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Data from: Rapid range expansion increases genetic differentiation while causing limited reduction in genetic diversity in a damselfly

Citation

Swaegers, Janne et al. (2013), Data from: Rapid range expansion increases genetic differentiation while causing limited reduction in genetic diversity in a damselfly, Dryad, Dataset, https://doi.org/10.5061/dryad.d21t0

Abstract

Many ectothermic species are currently expanding their geographic range due to global warming. This can modify the population genetic diversity and structure of these species because of genetic drift during the colonization of new areas. Although the genetic signatures of historical range expansions have been investigated in an array of species, the genetic consequences of natural, contemporary range expansions have received little attention, with the only studies available focusing on range expansions along a narrow front. We investigate the genetic consequences of a natural range expansion in the Mediterranean damselfly Coenagrion scitulum, which is currently rapidly expanding along a broad front in different directions. We assessed genetic diversity and genetic structure using twelve microsatellite markers in five centrally located populations and five recently established populations at the edge of the geographic distribution. Our results suggest that, although a marginal significant decrease in the allelic richness was found in the edge populations, genetic diversity has been preserved during the range expansion of this species. Nevertheless, edge populations were genetically more differentiated compared to core populations, suggesting genetic drift during the range expansion. The smaller effective population sizes of the edge populations compared to central populations also suggest a contribution of genetic drift after colonization. We argue and document that range expansion along multiple axes of a broad expansion front generates little reduction in genetic diversity, yet stronger differentiation of the edge populations.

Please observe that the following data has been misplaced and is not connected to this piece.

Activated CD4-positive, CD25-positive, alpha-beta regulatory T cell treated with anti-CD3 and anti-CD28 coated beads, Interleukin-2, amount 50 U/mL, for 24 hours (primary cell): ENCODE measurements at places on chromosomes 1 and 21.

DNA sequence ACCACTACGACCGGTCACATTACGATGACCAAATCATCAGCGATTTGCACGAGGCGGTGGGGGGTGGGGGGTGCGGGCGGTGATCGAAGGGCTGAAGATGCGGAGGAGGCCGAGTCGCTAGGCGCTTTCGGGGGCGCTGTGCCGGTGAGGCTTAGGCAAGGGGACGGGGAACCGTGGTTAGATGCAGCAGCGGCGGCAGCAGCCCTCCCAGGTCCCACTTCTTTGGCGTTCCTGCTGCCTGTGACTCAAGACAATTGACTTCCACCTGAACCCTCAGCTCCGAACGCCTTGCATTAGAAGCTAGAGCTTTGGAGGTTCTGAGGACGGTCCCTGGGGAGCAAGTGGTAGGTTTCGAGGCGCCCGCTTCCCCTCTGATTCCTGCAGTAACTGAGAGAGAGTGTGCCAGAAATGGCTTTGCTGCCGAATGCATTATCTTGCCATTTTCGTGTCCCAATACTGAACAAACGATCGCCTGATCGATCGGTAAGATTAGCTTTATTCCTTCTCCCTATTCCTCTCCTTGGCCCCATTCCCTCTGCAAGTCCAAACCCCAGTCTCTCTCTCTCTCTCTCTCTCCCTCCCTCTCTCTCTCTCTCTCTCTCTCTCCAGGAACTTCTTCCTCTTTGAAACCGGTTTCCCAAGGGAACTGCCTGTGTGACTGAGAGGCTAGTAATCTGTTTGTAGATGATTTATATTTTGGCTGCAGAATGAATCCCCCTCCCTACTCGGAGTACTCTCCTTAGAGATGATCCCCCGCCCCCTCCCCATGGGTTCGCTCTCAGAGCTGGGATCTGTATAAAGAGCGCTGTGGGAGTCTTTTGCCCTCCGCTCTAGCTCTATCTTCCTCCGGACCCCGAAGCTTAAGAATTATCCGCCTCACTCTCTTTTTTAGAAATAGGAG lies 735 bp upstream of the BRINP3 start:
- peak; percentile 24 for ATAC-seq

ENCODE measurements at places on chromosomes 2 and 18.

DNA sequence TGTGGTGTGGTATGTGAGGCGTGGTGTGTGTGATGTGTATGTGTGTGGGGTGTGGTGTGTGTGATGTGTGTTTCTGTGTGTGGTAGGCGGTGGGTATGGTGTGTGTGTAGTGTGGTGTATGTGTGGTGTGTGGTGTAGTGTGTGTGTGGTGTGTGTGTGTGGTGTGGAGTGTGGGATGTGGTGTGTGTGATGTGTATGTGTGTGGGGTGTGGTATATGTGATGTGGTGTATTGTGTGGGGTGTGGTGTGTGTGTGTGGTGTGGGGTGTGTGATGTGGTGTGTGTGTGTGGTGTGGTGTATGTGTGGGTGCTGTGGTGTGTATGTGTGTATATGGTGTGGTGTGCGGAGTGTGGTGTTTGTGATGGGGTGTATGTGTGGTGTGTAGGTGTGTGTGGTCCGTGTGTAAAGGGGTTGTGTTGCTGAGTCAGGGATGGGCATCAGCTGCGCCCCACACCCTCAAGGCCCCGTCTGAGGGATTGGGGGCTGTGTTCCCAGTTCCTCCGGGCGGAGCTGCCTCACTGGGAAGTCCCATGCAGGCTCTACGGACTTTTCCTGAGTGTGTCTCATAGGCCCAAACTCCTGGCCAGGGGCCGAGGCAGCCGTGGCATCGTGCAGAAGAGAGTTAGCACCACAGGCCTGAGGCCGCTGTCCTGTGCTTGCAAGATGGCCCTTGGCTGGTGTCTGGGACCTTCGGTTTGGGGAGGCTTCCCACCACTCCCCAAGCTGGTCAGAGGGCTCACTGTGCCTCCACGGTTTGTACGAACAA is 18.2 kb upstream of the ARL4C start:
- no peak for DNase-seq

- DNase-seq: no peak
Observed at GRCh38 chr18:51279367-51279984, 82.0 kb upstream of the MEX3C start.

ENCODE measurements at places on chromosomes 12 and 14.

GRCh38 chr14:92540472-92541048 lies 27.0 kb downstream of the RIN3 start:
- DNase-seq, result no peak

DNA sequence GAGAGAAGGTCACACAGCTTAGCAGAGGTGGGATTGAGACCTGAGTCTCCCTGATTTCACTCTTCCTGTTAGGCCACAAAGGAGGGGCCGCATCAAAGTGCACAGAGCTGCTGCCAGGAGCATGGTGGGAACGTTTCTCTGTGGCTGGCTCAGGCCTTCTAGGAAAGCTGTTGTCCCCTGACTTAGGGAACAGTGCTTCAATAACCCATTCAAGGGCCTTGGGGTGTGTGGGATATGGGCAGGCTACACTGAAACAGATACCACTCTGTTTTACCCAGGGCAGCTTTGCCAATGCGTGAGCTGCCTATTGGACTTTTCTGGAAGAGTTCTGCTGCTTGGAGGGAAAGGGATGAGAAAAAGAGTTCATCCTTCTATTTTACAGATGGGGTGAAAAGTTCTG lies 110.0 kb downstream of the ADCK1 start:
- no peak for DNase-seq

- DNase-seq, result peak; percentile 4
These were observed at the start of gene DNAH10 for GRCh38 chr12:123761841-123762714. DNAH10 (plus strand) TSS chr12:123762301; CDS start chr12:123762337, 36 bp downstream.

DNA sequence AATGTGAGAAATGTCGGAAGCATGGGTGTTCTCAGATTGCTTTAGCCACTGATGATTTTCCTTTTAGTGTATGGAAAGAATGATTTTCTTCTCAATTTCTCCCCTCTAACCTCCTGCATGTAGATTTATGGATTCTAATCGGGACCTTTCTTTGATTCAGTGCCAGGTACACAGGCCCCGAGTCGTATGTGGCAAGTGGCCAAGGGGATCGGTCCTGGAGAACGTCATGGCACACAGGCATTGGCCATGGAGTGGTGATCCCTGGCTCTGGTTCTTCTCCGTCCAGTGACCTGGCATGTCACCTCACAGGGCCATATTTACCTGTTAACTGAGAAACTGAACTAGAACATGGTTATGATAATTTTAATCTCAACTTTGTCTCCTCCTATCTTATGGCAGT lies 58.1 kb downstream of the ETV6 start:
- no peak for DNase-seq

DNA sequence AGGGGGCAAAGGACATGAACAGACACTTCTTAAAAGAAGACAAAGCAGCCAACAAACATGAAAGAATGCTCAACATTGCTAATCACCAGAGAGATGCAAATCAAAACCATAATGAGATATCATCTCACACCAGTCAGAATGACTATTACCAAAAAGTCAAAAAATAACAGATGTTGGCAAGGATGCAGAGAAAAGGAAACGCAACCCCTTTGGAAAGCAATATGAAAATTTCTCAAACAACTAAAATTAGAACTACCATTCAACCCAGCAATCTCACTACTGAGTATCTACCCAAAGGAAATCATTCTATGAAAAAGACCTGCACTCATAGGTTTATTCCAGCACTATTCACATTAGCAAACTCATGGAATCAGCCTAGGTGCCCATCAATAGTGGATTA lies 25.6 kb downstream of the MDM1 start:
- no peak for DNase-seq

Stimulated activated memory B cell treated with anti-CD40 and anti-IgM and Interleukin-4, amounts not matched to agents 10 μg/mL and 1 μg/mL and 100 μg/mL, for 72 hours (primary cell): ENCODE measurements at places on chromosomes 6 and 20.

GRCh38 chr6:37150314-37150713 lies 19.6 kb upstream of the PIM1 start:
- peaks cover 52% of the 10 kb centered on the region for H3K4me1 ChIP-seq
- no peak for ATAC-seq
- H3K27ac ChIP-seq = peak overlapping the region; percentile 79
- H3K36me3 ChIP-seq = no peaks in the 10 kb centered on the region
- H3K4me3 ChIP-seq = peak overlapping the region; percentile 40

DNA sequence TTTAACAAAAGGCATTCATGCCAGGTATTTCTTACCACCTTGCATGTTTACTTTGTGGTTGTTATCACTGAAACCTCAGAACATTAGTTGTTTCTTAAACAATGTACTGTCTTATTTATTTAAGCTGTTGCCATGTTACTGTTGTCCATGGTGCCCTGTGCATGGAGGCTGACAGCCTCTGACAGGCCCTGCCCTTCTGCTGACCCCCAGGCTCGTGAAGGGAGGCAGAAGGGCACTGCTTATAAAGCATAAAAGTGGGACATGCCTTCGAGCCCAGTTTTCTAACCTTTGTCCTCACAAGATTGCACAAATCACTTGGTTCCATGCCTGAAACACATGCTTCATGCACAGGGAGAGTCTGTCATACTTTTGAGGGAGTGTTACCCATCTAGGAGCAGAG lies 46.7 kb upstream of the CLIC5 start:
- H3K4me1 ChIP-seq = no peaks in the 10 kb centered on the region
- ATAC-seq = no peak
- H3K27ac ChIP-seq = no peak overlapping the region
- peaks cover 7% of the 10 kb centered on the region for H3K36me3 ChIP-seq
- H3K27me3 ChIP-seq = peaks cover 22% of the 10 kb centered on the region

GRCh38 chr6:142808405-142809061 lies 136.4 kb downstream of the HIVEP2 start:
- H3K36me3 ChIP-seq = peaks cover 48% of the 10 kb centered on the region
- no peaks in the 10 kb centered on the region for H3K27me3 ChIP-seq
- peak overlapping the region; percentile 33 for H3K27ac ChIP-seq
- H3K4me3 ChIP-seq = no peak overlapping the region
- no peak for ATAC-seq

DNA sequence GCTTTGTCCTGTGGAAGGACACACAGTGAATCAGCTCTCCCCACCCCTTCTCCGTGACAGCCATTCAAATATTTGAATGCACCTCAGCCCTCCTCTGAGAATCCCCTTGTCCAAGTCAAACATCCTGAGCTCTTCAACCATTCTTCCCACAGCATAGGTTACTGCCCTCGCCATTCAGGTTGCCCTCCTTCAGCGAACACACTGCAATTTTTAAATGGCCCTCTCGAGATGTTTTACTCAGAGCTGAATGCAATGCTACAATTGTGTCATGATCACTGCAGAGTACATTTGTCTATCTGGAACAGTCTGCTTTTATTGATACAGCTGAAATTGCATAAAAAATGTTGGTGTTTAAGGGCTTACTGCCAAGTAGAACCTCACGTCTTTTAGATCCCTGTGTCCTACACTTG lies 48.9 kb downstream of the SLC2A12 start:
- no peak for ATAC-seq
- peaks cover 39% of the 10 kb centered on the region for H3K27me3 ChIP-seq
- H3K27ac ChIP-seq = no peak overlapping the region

Usage Notes

Location

Western Europe